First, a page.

Harassment at Work

Sexual and racial harassment has recently hit the headlines. Wimbledon and central London based specialist employment solicitor legal practice, Remedy Solicitors, looks at the law surrounding harassment.

It is the Equality Act 2010 that gives workers protection from discrimination and harassment on “protected characteristics”. Protected characteristics are: age, disability, gender reassignment, marriage and civil partnership, pregnancy and maternity, race, religion and belief, sex, sexual orientation.

Harassment is unwanted conduct that relates to one of the protected characteristics and which has the effect of violating dignity or creating an intimidating, hostile, degrading, humiliating or offensive environment.

In practical terms, the unwanted conduct could be abusive spoken words, written abuse such as offensive emails or web comments, physical gestures, facial expressions and jokes.

If the conduct is intentional, it is most probably going to be found to be harassment by a court or tribunal.

If the conduct was unintentional, it could still amount to harassment. The legal test is whether the conduct could reasonably be considered as having the effect of violating dignity etc. The victim’s point of view is relevant but the court or tribunal will decide, taking into account all the evidence.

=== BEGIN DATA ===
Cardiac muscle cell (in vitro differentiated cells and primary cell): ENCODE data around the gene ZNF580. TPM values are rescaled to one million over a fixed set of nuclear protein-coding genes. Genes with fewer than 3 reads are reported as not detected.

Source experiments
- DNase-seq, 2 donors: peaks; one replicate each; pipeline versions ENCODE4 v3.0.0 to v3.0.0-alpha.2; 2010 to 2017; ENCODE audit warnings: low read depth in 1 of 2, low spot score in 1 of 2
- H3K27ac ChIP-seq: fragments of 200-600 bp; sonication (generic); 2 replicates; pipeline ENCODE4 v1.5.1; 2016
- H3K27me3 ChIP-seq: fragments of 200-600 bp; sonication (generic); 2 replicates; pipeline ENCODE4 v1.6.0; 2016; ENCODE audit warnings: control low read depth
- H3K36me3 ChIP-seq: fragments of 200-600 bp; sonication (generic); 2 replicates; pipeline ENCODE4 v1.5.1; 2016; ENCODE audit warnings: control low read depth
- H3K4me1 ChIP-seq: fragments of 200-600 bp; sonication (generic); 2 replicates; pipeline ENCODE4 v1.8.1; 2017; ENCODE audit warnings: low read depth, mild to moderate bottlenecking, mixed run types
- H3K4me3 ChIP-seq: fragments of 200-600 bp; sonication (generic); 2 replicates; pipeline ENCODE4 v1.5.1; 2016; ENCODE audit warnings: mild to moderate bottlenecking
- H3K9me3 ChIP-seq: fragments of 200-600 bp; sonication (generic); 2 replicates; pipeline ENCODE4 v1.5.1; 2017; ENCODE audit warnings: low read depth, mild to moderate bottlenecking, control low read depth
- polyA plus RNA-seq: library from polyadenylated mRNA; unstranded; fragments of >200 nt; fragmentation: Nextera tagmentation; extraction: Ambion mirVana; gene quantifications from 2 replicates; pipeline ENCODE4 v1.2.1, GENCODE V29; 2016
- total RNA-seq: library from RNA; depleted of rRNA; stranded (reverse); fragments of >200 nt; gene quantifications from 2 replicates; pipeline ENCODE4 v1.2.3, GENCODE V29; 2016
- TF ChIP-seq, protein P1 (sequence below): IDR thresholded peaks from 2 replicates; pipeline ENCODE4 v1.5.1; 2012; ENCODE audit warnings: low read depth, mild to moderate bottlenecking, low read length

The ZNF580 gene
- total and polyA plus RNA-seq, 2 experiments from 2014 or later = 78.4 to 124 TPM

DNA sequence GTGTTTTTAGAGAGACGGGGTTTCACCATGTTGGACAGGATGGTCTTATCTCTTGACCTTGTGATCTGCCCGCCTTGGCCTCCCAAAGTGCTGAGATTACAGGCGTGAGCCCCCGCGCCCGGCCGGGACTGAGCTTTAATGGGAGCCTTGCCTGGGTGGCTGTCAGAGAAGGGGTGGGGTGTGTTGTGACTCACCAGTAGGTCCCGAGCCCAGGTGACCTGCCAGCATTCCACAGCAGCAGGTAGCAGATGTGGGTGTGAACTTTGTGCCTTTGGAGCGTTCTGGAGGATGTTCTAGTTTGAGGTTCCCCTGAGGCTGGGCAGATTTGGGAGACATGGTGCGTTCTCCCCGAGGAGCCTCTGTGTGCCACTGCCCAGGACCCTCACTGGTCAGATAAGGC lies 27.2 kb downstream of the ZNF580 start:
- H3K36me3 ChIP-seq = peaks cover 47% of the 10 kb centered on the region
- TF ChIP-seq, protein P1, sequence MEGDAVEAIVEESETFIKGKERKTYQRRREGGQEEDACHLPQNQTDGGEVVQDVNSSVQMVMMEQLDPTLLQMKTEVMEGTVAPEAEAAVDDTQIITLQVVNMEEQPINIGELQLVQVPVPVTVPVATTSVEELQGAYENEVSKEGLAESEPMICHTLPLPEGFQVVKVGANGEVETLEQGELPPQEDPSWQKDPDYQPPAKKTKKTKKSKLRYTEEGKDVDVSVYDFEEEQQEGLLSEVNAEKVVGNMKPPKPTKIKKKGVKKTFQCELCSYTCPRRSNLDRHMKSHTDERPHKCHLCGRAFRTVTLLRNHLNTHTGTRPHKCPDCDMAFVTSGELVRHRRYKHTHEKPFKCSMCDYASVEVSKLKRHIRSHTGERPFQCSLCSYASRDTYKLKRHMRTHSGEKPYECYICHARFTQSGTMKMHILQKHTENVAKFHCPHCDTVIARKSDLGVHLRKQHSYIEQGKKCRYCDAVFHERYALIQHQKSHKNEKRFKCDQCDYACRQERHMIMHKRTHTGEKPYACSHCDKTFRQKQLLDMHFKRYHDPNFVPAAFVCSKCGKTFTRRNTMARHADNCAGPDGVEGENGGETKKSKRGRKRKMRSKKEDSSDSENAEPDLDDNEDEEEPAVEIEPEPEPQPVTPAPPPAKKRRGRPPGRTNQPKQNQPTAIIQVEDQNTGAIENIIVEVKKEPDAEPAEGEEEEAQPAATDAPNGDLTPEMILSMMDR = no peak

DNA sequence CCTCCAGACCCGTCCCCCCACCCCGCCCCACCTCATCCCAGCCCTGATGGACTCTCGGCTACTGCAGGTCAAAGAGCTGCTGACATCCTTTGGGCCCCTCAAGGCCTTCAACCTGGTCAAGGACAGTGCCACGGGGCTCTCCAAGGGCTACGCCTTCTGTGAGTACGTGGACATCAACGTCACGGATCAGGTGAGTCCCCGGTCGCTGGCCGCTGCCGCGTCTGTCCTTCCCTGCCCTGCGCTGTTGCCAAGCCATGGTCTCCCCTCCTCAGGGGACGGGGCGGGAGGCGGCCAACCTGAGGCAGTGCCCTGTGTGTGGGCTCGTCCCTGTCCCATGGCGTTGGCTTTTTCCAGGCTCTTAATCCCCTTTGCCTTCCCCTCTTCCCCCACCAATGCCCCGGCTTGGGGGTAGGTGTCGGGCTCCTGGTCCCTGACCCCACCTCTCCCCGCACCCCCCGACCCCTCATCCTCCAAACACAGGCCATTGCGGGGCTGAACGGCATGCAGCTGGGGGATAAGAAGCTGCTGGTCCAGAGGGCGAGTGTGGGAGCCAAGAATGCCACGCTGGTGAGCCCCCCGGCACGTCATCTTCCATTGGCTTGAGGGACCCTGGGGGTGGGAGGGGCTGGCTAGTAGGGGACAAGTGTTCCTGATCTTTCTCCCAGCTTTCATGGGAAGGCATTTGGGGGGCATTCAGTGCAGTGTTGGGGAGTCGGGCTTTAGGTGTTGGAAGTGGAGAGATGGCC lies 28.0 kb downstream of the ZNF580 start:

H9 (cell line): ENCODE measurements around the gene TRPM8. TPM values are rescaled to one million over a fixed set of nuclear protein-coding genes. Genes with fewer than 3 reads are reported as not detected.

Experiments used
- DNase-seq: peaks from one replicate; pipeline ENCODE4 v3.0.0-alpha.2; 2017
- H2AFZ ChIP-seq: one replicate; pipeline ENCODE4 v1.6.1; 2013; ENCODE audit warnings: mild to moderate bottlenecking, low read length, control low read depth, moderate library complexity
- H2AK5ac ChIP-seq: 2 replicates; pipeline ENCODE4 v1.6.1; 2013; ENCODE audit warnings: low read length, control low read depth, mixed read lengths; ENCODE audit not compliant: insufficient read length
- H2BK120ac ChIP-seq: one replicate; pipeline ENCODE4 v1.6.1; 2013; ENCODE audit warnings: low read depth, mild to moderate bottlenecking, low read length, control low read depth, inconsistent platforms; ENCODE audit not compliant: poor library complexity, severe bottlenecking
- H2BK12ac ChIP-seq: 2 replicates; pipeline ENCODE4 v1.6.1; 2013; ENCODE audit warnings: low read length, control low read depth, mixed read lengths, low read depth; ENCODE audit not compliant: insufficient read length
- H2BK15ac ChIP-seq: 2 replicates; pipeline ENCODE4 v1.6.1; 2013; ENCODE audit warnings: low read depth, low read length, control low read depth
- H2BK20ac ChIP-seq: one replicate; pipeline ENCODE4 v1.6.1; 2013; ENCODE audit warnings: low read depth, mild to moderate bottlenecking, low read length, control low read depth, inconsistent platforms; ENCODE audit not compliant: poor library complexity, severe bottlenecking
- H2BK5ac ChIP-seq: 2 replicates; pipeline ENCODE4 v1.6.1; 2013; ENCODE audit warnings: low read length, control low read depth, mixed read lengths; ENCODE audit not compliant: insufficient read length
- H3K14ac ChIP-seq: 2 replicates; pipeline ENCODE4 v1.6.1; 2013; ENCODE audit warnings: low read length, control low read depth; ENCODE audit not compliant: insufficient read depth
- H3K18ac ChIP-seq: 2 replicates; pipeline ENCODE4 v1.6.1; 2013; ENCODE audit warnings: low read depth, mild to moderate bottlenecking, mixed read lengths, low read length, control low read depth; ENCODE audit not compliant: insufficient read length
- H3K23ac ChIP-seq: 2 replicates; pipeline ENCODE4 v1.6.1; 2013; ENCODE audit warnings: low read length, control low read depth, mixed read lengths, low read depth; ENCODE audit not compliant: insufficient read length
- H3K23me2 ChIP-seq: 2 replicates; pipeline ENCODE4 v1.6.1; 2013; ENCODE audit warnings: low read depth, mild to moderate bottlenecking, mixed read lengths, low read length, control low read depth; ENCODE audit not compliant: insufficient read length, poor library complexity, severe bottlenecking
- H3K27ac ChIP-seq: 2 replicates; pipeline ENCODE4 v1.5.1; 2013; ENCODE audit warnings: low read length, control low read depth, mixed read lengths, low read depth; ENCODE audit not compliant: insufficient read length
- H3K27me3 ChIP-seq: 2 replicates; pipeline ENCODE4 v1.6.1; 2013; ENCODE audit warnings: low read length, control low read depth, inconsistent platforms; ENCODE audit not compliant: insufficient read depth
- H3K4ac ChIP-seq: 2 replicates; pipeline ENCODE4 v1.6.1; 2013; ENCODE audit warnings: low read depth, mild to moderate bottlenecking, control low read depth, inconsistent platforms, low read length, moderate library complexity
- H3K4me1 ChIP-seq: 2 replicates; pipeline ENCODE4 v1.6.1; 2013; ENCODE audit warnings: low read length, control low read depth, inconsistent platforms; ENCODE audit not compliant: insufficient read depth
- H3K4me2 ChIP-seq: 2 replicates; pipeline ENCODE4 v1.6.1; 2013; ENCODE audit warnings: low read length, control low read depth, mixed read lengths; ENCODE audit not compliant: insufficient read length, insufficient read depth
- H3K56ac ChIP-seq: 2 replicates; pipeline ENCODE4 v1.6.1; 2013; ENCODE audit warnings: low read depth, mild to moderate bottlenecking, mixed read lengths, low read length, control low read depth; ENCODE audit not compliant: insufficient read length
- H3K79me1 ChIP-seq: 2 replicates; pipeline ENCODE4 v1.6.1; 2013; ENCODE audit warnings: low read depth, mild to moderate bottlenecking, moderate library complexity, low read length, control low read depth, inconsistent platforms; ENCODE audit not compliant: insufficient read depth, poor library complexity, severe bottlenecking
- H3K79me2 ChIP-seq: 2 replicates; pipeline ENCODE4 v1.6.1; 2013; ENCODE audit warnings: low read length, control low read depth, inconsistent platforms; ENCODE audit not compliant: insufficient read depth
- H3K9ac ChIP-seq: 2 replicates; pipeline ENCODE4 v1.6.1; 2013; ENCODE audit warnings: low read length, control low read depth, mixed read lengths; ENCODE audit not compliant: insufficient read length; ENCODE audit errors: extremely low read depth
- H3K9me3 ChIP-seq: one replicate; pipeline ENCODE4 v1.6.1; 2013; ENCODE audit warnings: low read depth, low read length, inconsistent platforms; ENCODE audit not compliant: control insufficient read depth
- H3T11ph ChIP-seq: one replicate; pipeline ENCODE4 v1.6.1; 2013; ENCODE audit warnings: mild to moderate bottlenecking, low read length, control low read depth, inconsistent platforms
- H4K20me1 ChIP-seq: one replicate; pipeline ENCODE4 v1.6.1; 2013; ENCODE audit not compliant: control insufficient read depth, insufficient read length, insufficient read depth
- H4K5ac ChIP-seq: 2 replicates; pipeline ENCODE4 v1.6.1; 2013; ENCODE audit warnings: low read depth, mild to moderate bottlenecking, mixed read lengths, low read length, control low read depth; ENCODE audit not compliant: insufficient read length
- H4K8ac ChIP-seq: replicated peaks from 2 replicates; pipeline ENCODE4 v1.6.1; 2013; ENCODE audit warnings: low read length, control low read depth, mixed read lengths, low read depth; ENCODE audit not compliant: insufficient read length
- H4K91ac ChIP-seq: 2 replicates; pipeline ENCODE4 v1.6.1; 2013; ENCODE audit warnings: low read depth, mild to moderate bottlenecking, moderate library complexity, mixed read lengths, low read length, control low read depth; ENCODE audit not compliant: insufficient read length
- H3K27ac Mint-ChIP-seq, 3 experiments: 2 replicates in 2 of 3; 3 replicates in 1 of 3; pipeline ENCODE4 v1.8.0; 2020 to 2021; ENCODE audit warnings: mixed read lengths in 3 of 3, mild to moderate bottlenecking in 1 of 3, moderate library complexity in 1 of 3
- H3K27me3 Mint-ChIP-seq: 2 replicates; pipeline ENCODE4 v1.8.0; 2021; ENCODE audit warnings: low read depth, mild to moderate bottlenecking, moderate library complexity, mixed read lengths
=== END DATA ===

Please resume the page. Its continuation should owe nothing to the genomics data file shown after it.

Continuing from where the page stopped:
The remedies from an employment tribunal for a worker are usually compensation, which can include injury to feelings. Where a worker has been subjected to harassment, it is not uncommon for the misdemeanour to be settled through a settlement agreement. The costs and stress of taking a case to an employment tribunal provide the incentives for workers to accept financial offers for settlement rather than pursue the matter through to a tribunal hearing. Settlement agreements generally are on a without admission of liability basis and have a confidentiality clause.

This blog was written by Ashok Kanani, employment solicitor and business owner of Remedy Solicitors, a legal practice based in central London and Wimbledon.

 

By | 2018-10-25T22:49:56+00:00 October 25th, 2018|Discrimination, Employment, Harassment, Settlement Agreements|Comments Off on Harassment